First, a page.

A dependency to prescription drugs is creating a false feeling of normality among college students and other addicts.
Keene State College Associate Professor in Health Sciences, Margaret Smith said the most commonly used drugs are opiates, such as Vicodin and Oxycodone, Adderall and stimulant related drugs, and anti-anxiety related drugs.
Smith said, the biological reasons that contribute to drug abuse causes a brain-reward system; this means that once people start to take drugs they need to continue to take those drugs to feel normal.
Once the abuser begins to take drugs to feel normal it is defined as a dependency, soon afterwards, if the abuse continues, it is considered addiction.
As for the reason why people become addicted Smith said, “So, we call it a bio-psychosocial disease . . . The biological, the brain chemistry; the psychological, stuff happening in my life; and then the social, what’s happening in the environment that may contribute.”
Prescription drug abuse is an ongoing battle; the United States accounts for five percent of the world’s population, but is consuming around 75 percent of the world’s prescription drugs (United Nations Office on Drugs and Crime).
A drug that is familiar among college campuses for studying is now being used to help people with the binge-eating disorder. Vyvanse, which is similar to Adderall, is another form of medication for ADHD and has recently been approved by the FDA for treating binge-eating.
“There’s some mental illness behind the binge-eating . . . I think that with medication-assisted treatment it could work . . . so the person doesn’t become addicted and have . . . another onset of issues,” Monadnock Voices for Prevention Coordinator, Polly Morris said. Vyvanse is supposed to help to stop the disorder, so this is just another example of taking a pill to feel normal again.
However, medication-assisted treatment is a much safer option that would combine the usage of medicine with counseling and behavioral therapies to keep the patient on track and safe.
When asked about which group most commonly abuses prescription drugs, Smith said, “I can’t tell you the exact group at this point, but I can tell you who is growing, and that’s the eighteen to twenty-six year old group . . .”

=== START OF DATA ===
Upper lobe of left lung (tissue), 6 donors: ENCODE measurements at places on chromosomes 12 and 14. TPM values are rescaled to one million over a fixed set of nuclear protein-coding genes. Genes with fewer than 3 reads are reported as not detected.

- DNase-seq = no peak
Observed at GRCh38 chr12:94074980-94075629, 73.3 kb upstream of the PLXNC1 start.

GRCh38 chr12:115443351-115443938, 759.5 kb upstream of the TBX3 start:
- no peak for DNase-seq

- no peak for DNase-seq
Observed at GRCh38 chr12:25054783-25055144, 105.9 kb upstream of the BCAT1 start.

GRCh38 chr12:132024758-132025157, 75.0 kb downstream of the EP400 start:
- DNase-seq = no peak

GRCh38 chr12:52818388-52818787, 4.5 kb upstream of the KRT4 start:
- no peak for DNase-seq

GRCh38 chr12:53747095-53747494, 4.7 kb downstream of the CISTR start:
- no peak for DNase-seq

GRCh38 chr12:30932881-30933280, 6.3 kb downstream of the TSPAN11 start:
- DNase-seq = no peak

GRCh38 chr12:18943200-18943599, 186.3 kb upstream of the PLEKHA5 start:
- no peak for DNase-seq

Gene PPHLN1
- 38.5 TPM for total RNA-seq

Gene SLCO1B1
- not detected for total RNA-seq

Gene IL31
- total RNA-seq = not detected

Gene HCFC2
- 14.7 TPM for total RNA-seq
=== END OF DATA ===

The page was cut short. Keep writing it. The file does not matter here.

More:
College students and young adults are at the ages where they are still experimenting and figuring themselves out, trying to fit in is also a factor for the increase.
Morris said, “So, I think it’s predisposition, I think it’s your family and your environment, I think it’s peer pressure and I think it’s societal pressure.”
The college population is steadily increasing in prescription drug abuse, because they are constantly battling pressure from society and peers.
In addition, there are not nearly enough treatment centers, or beds for addicts to get the help they need. “. . . For example, in New Hampshire, I think there’s only one place for teenagers to go and New Hampshire used to have tons of treatment centers, but what happened was insurance dried up and wouldn’t pay for addiction treatment,” Smith said.
Since teens are now contributing more to the population with dependency issues, Morris said, there has to be more money put into intervention and recovery centers.
In addition, there needs to be more communication and collaboration between these agencies that deal with mental health and substance abuse.
When speaking on behalf of the shortage of detox beds and programs, Keene State College Associate Professor in Health Sciences, John Finneran related it to playing musical chairs, so those who actually have access to treatment is a toss-up.
“Have you ever played musical chairs, and so, who has access to treatment? . . . If people don’t have health insurance, where do they go?” Finneran said.
Creating a dependency to prescription drugs is a serious problem that needs to be accounted for.
Morris said, “We’re still in the denial phases for society, we just don’t want to admit there’s a problem; we don’t want to talk about it.”